Hanging out with ABC World News Tonight anchor Peter Jennings at WFAA-TV, Dallas, TX, Nov. 2003.
Shooting video for KRBC-TV, Abilene, TX. Photo by David Leeson, Used with Permission.
Glory and internal fortitude
In this photo, also taken by Leeson, I was on assignment on the road to “journalism glory,” at least that’s what every young journalist hopes for, right? It’s only later that you learn about the long hours and the necessary internal fortitude required to report breaking news that often includes tragedies.
I did experience “journalism glory” in the form of national awards from NABJ, the former AWRT and regional recognition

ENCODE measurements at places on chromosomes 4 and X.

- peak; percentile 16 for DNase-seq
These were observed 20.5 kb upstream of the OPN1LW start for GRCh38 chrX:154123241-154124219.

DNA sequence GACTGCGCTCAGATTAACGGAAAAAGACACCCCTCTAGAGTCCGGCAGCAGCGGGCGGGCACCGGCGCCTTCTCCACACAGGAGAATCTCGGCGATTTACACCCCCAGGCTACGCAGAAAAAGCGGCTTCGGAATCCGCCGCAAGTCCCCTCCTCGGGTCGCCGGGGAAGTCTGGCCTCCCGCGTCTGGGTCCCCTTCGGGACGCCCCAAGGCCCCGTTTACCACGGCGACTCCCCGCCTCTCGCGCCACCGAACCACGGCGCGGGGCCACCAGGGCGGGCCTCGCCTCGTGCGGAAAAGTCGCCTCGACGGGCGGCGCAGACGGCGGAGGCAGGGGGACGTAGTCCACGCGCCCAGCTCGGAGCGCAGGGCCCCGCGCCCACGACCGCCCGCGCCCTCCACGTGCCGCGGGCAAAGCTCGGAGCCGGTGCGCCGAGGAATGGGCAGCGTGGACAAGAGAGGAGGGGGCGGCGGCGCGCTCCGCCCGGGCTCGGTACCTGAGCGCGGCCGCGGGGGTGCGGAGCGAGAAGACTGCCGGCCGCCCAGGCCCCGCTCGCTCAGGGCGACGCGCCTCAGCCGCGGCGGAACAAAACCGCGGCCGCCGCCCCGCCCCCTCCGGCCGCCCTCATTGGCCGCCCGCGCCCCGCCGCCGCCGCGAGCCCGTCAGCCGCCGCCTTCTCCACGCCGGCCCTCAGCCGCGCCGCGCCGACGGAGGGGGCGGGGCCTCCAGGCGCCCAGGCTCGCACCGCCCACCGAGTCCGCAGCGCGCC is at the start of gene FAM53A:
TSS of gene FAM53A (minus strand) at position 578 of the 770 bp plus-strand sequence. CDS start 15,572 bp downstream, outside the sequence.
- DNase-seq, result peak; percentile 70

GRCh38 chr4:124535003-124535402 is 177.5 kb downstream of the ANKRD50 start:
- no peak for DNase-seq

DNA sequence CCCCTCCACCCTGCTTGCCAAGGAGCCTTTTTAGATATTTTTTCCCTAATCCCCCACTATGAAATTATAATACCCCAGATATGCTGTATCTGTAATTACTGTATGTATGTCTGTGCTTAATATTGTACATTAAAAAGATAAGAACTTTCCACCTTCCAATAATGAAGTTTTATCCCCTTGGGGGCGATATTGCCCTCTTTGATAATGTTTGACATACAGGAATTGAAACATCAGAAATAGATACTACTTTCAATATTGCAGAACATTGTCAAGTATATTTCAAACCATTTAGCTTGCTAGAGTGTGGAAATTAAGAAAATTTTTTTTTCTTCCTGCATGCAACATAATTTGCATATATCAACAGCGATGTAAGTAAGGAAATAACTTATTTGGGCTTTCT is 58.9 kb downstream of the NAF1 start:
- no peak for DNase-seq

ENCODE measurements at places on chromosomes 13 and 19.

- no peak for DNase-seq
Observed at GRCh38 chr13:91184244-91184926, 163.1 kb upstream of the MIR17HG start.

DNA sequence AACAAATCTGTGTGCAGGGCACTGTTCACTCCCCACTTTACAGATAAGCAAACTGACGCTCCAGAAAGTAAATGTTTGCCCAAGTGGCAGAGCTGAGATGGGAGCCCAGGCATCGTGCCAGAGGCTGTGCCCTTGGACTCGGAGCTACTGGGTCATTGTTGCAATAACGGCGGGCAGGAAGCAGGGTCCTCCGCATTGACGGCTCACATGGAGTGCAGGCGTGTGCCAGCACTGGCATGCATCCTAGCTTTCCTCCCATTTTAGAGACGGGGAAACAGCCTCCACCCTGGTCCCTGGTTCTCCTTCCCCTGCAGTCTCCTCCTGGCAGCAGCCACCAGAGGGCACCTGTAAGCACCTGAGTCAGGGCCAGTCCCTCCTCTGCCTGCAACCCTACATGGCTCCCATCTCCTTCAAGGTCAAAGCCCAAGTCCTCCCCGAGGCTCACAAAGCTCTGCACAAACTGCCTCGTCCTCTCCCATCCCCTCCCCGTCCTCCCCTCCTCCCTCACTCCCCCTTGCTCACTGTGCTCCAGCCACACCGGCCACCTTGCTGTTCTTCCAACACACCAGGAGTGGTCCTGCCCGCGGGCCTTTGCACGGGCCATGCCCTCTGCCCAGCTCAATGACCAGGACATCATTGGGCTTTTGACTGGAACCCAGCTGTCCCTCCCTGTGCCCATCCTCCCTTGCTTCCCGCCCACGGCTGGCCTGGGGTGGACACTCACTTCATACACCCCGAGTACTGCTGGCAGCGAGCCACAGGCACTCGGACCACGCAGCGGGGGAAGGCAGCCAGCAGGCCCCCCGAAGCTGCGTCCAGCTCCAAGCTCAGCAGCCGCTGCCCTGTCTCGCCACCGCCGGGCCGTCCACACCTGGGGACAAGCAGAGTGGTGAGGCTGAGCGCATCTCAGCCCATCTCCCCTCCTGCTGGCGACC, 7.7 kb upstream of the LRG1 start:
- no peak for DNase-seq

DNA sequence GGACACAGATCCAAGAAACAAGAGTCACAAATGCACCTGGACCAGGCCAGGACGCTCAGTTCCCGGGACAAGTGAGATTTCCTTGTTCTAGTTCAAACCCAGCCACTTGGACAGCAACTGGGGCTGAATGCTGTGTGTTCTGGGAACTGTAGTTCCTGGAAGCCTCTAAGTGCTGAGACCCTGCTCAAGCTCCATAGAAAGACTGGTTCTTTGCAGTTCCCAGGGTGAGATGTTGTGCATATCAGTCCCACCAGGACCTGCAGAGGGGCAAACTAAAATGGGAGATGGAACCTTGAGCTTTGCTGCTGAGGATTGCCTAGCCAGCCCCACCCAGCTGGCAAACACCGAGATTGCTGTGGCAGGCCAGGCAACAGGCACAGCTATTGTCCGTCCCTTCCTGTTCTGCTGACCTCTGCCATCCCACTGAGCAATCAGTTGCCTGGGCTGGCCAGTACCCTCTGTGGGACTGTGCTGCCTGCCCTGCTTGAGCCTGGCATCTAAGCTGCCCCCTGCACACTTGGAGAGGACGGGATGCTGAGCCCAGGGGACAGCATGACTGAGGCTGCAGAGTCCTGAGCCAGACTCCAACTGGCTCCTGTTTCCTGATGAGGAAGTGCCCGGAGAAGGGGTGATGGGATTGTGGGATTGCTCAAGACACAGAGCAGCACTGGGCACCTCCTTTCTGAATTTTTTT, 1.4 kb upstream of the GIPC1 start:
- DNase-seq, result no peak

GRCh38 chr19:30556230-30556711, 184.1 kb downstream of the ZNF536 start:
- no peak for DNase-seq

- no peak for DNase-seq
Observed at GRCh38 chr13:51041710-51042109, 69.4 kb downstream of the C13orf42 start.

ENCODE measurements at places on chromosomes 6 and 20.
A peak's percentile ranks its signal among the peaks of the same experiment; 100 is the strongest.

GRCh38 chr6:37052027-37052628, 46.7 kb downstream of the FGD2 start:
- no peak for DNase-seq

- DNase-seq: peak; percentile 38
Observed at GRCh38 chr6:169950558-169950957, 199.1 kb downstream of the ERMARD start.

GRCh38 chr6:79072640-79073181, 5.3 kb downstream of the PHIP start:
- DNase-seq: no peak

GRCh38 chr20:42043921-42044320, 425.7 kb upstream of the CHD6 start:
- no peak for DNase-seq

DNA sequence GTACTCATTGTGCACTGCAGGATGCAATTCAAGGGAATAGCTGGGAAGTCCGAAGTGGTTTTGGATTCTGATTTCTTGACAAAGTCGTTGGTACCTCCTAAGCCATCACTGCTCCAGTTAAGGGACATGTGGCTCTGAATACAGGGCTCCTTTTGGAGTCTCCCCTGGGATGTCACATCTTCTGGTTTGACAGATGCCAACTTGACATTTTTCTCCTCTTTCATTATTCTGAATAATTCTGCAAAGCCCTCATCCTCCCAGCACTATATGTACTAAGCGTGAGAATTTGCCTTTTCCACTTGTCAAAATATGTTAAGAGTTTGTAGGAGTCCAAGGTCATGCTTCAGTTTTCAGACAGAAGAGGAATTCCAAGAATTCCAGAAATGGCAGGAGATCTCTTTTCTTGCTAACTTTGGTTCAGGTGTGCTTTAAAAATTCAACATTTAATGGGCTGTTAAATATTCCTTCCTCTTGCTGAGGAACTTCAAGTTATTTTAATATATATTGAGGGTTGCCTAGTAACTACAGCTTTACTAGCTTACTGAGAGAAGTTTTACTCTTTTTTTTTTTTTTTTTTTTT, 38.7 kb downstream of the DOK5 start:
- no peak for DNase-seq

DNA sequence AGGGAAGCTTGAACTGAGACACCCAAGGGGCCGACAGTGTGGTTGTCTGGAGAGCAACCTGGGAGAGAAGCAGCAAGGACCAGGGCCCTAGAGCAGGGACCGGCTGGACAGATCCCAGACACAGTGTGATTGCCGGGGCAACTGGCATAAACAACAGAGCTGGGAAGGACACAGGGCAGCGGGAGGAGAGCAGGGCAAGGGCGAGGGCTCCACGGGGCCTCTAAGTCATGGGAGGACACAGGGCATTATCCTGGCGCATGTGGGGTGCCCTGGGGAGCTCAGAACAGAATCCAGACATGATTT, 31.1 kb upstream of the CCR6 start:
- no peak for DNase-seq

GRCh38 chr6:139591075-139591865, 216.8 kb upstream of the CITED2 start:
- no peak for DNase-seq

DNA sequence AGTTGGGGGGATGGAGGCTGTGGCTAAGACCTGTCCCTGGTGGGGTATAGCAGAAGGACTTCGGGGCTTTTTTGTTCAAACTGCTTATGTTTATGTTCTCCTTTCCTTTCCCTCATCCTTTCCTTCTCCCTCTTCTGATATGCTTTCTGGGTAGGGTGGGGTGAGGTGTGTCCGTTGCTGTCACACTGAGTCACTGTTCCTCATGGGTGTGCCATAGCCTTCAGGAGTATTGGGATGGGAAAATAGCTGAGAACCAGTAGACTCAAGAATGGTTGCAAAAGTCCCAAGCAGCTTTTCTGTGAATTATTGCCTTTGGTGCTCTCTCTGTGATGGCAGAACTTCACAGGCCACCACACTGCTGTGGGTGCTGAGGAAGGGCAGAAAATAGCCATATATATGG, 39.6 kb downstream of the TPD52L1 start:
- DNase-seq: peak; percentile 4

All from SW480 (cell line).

from the Tenn. Associated Press
Broadcasters Association, among others.
I am very proud of the numerous college and high school students trained in a broadcast internship program I created and oversaw. Several years ago, I teamed up with fellow Associated Press colleagues in Mississippi and New Orleans. Together we sent old AP Stylebooks to Dallas, TX for an Urban Journalism Workshop, in what I called “Stylebooks for Students.”
How to shoot your own stand up
One trick I learned was to set a light stand in the exact spot where I wanted to shoot my stand up because in a small market, I was a “one-woman band.” That means doing the following: covering the story (reporting), shooting video, then writing the script and voicing the audio track during the editing process. It’s a great way to learn unforgettable skills.
Here’s how I did it: